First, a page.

I just finished trying an age discrimination case and the good news is that we won. Here’s an article published yesterday about the case:
Jury awards Cleveland woman $900K in age discrimination employment case
CLEVELAND, OH – A Cleveland jury in the Cuyahoga County Court of Common Wednesday returned a $900,000 verdict in a significant employment discrimination lawsuit brought by a former employee of Cleveland’s University Hospitals Case Medical Center. The lawsuit filed by Gloria Parks against University Hospitals alleged that Parks, a medical assistant, was discriminated against because of her age when she was terminated from her job of 30 years in July of 2008.
After a seven-day trial in the courtroom of Judge Carolyn Friedland, the jury found that age was a determining factor in University Hospitals’ decision to terminate Ms. Parks’ employment. Parks was awarded $450,000 for her economic loss and $450,000 for other compensatory damages.
“We are thrilled that Gloria Parks received the justice that she deserved from the jury”, said renowned civil rights lawyer Ellen S. Simon, of counsel with McCarthy, Lebit, Crystal & Liffman, and lead attorney on this case. “Nothing could be better than to see Ms. Parks have the opportunity to be vindicated. What happened to Gloria was tragic and shouldn’t happen to anyone.”
Parks’ lawsuit charged that her termination stemmed from a patient identification incident in July of 2008, involving Parks and a younger co-worker in the pre-admission testing department where they both worked. The mix-up occurred when two patients with the identical name appeared at the department on the same morning to get their blood drawn. UH claimed that Parks failed to follow the proper patient identification policy, but witnesses testified that the policy was not enforced in the department and not properly followed by the employee who checked the patient in that day, pulled the wrong medical chart, and passed it off to Parks. The mistake was discovered and corrected before the patient left the department and the blood work was for both patients was properly processed without any error. Neither patient was harmed. After Parks was fired, the department changed its procedures in the department to require proof of identification at the time of check in with a driver’s license.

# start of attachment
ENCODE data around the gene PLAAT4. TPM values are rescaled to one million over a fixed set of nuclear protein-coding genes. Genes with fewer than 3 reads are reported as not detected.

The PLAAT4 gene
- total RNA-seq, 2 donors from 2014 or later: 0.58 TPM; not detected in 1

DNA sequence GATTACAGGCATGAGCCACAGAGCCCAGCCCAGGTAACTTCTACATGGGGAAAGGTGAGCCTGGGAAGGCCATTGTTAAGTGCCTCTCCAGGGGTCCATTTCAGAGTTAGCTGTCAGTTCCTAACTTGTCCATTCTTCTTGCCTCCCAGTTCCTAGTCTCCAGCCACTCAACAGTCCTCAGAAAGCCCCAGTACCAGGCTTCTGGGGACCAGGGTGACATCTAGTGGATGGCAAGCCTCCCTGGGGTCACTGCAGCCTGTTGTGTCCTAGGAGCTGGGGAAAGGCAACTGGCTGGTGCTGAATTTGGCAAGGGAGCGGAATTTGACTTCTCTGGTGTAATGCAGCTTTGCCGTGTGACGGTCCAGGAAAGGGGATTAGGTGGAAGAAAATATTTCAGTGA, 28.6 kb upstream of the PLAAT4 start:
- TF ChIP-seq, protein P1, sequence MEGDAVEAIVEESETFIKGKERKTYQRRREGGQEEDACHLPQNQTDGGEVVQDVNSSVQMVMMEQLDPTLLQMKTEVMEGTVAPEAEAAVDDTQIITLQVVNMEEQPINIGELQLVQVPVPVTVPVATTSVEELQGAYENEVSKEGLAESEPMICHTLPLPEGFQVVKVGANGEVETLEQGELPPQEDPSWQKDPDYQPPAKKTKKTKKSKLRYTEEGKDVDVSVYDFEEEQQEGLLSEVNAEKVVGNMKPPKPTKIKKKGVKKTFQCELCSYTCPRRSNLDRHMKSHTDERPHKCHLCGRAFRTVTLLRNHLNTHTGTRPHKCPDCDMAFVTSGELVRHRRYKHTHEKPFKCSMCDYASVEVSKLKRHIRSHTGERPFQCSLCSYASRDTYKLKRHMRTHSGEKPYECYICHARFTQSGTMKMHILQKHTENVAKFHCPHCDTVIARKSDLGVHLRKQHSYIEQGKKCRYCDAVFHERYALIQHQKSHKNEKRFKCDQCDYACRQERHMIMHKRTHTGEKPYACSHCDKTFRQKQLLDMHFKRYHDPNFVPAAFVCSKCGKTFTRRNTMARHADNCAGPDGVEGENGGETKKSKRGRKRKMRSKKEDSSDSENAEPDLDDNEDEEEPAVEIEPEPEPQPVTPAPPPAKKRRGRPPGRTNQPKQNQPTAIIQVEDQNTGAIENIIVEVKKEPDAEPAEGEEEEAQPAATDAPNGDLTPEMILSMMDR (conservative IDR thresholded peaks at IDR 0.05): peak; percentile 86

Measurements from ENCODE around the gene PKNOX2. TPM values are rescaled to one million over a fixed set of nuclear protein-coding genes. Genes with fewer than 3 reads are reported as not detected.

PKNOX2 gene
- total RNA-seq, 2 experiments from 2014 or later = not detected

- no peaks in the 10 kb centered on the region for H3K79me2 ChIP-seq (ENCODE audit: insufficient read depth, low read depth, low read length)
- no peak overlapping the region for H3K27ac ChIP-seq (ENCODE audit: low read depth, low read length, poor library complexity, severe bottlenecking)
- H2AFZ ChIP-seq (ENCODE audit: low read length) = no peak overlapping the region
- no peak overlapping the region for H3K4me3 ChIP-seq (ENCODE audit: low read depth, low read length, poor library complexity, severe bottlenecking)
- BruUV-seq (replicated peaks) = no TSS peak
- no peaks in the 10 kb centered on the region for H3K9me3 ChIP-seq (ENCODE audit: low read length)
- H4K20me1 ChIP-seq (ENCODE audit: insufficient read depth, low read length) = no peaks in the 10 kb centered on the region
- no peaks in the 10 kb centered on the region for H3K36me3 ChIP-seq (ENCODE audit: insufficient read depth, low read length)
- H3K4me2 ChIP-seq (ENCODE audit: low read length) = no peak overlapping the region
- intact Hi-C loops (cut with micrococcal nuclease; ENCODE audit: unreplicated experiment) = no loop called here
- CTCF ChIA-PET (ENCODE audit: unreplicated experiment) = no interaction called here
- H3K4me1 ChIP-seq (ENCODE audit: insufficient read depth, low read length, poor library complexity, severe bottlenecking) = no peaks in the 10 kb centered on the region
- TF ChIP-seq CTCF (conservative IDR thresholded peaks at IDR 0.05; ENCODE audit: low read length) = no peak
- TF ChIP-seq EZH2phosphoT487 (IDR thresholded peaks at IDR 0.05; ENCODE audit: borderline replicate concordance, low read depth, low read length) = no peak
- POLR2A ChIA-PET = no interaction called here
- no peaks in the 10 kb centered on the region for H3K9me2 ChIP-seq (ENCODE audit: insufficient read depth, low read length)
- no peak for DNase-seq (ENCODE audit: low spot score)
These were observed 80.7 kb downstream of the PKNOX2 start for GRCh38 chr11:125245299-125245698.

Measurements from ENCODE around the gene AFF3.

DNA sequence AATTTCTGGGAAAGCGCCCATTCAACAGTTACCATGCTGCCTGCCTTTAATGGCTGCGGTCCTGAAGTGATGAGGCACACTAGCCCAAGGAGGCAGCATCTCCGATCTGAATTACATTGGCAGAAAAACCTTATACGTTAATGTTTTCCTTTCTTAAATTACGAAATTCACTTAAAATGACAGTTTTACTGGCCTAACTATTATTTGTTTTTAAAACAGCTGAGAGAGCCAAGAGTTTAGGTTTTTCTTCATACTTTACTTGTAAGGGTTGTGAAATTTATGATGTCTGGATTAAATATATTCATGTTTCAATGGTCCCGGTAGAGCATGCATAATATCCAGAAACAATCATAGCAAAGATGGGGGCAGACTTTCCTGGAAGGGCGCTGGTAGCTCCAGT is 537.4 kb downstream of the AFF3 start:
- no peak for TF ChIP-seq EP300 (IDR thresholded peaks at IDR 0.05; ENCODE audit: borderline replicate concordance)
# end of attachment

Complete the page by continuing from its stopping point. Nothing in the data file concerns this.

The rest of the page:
Parks claimed that Steve Diltz, who became her supervisor five months prior to the incident, had singled her out and treated her differently than her younger coworkers since his assignment to her department. Evidence presented at trial showed that Diltz seized on the identification incident as a means to ensure that Parks was fired, and that his decision to unjustly fire her was supported without question by University Hospitals human resources department as well as Diltz’s manager without any independent investigation. The incident resulted in a patient complaint, but the testimony of the patient revealed that it was a third employee involved with the patient — the department nurse — not Parks, who had upset the patient on the day in question. The nurse was never disciplined.
Parks’ age discrimination claim was supported by the fact that she and the younger co-worker were involved in an identical incident and Parks was fired while the younger co-worker received no discipline whatsoever. The evidence also showed that younger employees made comparable or more serious mistakes with some frequency in the department and received no formal corrective action or discipline, and that no other long term employee had been discharged for a single mistake at UH involving a patient which caused no harm .
Parks, who was 54 at the time of her discharge, and known throughout the hospital as one of the best phlebotomists at UH, had a “Do Not Re-Hire” permanently placed in her personnel file. A day after her termination, Parks was replaced by Diltz with a much younger worker. As a consequence of the firing and the “Do Not Re-Hire” classification, Gloria Parks has since been unable to find permanent employment at any hospitals, and lost her home, as well as her ability to make a living in her field. “I am very pleased with the verdict”, said Parks, following the jury’s decision. “It’s been so hard – I loved my job. I just couldn’t believe this was happening to me. Now, I have a chance to make a new start. I am so thankful for my legal team, and my family and friends who stood by me at this difficult time. I thank God for all their support.”
For more about the case, read theCleveland Plain Dealer Article, here. Needless to say, we’re thrilled. More to come about the case when I get a chance to recuperate.
About the Author: Ellen Simon’s focus includes civil rights cases, dispute resolution services, litigation strategy and management and complaint investigation. She’s had more than $50 million* in verdicts and settlements and over 30 years of experience. She’s been lauded for her work on landmark cases that helped establish employment law in both state and federal court.
This blog originally appeared in http://www.employeerightspost.com on February 18, 2011.